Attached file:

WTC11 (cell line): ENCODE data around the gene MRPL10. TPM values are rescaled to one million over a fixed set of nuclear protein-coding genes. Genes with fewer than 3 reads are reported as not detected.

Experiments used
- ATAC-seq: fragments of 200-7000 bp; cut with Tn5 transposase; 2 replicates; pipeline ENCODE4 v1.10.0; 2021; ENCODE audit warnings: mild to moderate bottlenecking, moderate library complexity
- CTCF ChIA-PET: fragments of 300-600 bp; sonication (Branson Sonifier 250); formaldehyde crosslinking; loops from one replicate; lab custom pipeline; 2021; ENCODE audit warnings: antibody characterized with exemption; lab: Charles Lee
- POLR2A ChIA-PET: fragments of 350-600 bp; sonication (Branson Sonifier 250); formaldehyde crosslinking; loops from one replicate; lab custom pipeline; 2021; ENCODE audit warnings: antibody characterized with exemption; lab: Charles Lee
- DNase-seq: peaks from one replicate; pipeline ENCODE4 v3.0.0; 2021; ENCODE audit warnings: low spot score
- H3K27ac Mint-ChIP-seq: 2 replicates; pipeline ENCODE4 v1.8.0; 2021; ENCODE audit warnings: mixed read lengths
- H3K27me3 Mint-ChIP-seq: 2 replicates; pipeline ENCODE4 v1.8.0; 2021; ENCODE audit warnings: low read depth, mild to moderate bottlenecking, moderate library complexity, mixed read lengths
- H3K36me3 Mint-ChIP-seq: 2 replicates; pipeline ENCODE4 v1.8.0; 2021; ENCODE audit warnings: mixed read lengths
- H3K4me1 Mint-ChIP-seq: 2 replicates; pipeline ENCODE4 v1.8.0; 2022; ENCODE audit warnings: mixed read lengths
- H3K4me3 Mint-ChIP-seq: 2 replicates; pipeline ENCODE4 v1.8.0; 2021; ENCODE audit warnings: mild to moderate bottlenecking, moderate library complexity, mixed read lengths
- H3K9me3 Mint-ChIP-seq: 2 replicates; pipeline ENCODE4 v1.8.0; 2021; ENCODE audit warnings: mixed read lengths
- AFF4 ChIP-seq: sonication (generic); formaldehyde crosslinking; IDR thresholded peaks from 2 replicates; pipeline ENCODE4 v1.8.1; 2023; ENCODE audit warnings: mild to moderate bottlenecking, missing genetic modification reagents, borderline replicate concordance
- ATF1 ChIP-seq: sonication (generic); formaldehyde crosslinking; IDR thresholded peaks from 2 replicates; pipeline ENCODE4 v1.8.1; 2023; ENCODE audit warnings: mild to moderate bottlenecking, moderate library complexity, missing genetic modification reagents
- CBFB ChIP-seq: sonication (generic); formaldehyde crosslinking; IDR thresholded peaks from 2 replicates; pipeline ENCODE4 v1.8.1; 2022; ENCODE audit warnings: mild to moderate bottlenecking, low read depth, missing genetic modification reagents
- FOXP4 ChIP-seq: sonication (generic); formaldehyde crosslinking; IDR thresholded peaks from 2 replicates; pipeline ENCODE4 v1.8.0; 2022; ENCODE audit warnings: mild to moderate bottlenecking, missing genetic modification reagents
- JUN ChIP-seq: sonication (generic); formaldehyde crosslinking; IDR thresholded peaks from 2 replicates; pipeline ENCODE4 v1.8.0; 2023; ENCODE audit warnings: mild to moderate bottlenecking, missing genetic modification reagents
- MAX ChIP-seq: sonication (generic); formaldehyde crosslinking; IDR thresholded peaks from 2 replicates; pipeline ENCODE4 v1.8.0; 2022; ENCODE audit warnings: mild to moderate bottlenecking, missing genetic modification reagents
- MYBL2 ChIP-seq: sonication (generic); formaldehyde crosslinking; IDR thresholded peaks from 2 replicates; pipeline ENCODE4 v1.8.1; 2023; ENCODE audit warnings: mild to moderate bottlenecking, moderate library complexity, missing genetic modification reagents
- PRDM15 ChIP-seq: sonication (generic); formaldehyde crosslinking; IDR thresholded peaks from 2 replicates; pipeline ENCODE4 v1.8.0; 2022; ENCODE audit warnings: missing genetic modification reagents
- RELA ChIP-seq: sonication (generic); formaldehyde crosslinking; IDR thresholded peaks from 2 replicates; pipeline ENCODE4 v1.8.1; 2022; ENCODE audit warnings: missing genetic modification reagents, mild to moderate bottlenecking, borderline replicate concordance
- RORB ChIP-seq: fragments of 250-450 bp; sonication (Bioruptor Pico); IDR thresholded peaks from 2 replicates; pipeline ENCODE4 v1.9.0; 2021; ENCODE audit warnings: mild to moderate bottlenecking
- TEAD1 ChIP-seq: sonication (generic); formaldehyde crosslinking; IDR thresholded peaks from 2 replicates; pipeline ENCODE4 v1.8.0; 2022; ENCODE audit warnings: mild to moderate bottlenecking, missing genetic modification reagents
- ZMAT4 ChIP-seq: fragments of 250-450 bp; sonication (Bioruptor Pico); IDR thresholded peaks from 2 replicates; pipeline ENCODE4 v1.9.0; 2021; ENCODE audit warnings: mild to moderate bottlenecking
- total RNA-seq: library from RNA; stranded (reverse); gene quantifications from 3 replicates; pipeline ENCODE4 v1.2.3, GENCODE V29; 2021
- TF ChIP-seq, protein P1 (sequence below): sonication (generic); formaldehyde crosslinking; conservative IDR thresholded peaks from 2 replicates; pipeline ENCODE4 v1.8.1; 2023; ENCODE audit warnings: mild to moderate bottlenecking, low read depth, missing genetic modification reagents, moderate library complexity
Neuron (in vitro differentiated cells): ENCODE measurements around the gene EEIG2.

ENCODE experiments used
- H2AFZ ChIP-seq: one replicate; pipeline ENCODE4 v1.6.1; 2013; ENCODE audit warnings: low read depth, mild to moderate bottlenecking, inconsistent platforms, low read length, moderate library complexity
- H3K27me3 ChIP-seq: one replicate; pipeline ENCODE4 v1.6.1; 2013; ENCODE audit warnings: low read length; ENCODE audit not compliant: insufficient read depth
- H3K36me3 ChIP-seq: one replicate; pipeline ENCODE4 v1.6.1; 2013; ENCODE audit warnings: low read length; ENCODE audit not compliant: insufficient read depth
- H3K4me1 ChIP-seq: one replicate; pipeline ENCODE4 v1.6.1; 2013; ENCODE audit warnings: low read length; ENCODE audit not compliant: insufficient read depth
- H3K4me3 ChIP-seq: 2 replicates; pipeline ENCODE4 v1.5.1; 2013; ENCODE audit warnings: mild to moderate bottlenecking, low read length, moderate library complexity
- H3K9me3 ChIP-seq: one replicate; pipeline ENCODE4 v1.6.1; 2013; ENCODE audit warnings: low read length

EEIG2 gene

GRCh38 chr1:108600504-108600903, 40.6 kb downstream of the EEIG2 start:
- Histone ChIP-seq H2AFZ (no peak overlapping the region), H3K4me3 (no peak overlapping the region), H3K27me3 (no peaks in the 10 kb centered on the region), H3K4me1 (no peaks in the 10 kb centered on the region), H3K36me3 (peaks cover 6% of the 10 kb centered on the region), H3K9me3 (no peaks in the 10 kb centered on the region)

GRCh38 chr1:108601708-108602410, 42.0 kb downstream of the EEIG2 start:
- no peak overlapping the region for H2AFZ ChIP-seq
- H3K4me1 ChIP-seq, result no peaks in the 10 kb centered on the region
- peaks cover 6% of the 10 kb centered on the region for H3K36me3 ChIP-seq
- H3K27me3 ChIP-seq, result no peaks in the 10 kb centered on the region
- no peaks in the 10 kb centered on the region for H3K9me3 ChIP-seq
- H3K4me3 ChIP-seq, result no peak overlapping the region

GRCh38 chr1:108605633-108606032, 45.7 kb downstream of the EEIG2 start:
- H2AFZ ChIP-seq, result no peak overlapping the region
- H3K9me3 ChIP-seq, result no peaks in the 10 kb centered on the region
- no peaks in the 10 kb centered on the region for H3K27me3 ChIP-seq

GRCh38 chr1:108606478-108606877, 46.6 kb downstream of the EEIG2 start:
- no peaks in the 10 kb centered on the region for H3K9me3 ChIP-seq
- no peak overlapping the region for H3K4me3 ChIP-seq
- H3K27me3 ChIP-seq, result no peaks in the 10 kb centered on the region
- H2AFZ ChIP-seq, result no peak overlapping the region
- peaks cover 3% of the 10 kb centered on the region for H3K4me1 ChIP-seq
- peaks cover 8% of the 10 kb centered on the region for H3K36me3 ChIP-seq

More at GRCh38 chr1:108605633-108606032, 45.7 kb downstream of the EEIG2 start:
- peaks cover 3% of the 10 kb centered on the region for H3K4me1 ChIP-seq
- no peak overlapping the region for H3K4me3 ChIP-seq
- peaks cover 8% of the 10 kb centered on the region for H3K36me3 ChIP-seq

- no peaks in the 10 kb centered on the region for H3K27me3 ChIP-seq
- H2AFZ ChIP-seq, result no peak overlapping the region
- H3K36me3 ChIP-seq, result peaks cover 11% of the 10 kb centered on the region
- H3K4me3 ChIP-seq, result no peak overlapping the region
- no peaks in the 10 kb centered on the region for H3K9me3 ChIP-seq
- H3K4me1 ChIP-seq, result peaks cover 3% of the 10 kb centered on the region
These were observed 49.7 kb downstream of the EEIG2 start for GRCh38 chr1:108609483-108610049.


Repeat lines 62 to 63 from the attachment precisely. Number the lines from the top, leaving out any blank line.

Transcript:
- H3K36me3 ChIP-seq, result peaks cover 11% of the 10 kb centered on the region
- H3K4me3 ChIP-seq, result no peak overlapping the region